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Re: Question about subnetting /24's

  • From: Michael Dillon
  • Date: Thu Mar 18 23:46:38 1999

On Thu, 18 Mar 1999, Steve Camas wrote:

> > Please don't. This list isn't for primary school IP networking homework
> > questions.
> So I guess this list is *actually* for self-righteous people to say mean
> and nasty things to people who come looking for help.  If this man walked
> up to you at a conference and asked such a question, would you be this
> rude?  I think not.  If you say, "yes", I am please to hear this as you
> will not live long -- someone will beat you to death.

Are you always this rude to people on public mailing lists?

> Perhaps the 60 seconds spent looking up the address above would have been
> better spent answering the man's question and *politely* telling him this
> list is not the right place to ask such things.

You want polite answers? Then pay me $150/hr and I'll give you polite

> Please see Patrick's ([email protected]) response for an example of how to
> answer the question without being a jerk.

Seems to me that Patrick's answer contained less useful information than
mine which you carefully snipped off your reply. Here it is again:

   P.S. You might want to refer to some RFCs as well

Note that I didn't just refer to "some RFC" or "RFC 1812 and 2072" but I
actually took the time to dig up working URLs to the two RFCs. They talk
about CIDR and state quite definitively that all-ones and all-zeroes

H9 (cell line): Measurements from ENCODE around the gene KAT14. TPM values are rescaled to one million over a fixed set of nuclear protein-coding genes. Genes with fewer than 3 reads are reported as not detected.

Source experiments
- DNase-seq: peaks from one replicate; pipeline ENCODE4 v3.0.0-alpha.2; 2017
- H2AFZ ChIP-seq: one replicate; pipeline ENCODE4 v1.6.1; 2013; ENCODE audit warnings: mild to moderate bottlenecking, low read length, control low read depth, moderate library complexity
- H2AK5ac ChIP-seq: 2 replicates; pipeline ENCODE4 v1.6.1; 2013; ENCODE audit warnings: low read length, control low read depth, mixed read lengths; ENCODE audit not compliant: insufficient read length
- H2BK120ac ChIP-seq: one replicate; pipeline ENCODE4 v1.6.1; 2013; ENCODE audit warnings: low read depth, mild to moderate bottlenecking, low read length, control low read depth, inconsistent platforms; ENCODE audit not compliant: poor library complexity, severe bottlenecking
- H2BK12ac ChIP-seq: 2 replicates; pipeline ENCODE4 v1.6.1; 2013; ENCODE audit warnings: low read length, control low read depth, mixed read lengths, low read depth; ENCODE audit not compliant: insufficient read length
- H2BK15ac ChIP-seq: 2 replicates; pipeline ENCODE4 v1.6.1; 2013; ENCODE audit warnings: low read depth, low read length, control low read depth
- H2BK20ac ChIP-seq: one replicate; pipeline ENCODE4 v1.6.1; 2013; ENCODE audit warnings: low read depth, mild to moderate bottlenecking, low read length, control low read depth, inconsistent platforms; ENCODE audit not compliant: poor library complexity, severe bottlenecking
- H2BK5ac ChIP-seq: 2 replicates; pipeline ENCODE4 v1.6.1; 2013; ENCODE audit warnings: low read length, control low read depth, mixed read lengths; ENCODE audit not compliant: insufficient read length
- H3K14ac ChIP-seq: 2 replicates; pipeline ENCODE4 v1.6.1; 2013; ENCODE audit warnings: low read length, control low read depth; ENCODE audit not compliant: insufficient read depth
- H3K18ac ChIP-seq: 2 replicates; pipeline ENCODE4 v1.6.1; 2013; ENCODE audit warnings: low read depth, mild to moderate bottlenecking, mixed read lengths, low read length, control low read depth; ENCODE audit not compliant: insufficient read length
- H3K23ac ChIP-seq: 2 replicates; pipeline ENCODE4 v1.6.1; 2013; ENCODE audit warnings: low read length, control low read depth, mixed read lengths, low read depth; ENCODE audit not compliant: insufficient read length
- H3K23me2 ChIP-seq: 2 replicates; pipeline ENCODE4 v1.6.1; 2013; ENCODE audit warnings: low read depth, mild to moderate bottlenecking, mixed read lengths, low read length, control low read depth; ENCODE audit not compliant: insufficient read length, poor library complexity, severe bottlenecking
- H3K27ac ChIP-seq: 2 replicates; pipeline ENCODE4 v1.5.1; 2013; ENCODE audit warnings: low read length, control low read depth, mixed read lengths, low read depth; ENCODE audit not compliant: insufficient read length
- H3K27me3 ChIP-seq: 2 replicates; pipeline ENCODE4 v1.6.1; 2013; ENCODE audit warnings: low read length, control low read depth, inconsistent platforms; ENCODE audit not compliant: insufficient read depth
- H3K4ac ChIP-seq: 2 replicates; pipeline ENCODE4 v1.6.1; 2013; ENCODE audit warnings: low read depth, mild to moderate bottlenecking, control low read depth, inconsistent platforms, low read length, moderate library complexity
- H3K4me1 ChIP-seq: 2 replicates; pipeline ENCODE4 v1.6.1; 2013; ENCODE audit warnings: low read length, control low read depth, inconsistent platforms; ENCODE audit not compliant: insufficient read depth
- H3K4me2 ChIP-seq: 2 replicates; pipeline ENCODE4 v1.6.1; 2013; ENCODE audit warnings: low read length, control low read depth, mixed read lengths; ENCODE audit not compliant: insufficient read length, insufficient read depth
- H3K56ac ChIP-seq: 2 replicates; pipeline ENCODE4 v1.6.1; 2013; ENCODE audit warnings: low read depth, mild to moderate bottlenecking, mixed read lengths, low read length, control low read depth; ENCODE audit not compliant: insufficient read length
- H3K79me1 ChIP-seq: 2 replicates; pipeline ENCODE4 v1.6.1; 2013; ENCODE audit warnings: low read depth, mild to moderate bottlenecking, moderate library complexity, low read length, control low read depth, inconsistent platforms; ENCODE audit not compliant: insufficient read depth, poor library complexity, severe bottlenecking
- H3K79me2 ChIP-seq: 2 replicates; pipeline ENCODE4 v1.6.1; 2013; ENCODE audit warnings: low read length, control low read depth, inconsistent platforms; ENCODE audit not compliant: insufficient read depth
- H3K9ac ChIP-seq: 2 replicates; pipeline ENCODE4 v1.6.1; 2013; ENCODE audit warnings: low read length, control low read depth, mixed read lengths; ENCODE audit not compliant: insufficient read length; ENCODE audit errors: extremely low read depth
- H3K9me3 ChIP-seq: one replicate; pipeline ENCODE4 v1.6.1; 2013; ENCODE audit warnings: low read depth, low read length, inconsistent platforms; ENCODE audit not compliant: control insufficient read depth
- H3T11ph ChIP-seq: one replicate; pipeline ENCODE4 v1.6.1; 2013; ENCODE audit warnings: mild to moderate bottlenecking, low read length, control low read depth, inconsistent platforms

subnets are allowed. 

   P.P.S. You're probably right but if you can't make the customer's
   equipment work and you can't back up your claims with reference to a
   higher authority, then you gotta be crazy.

Of course, what is allowed and what works are two different things.
And if the customer's router will not work as defined in RFC1812 then it
will help the guy immensely if he can point to the higher authority of the
RFC so that the customer realizes quite definitively that it is the
customer's equipment that is broke, not the ISP that is broke. At this
point if our ISP is smart he will work around the problem maybe by giving
the customer a couple of /26's or selling them a better router or...

You better get used to jerks on mailing lists because there are *LOTS* of
us out there, often providing useful technical info along with our rude
comments. Maybe your worst nightmare is the class clown who grew up to be
a geek but some people just snicker at our antics and go on to the next
message. And that's the way life oughta be.

Michael Dillon                 -               E-mail: [email protected]
Check the website for my Internet World articles -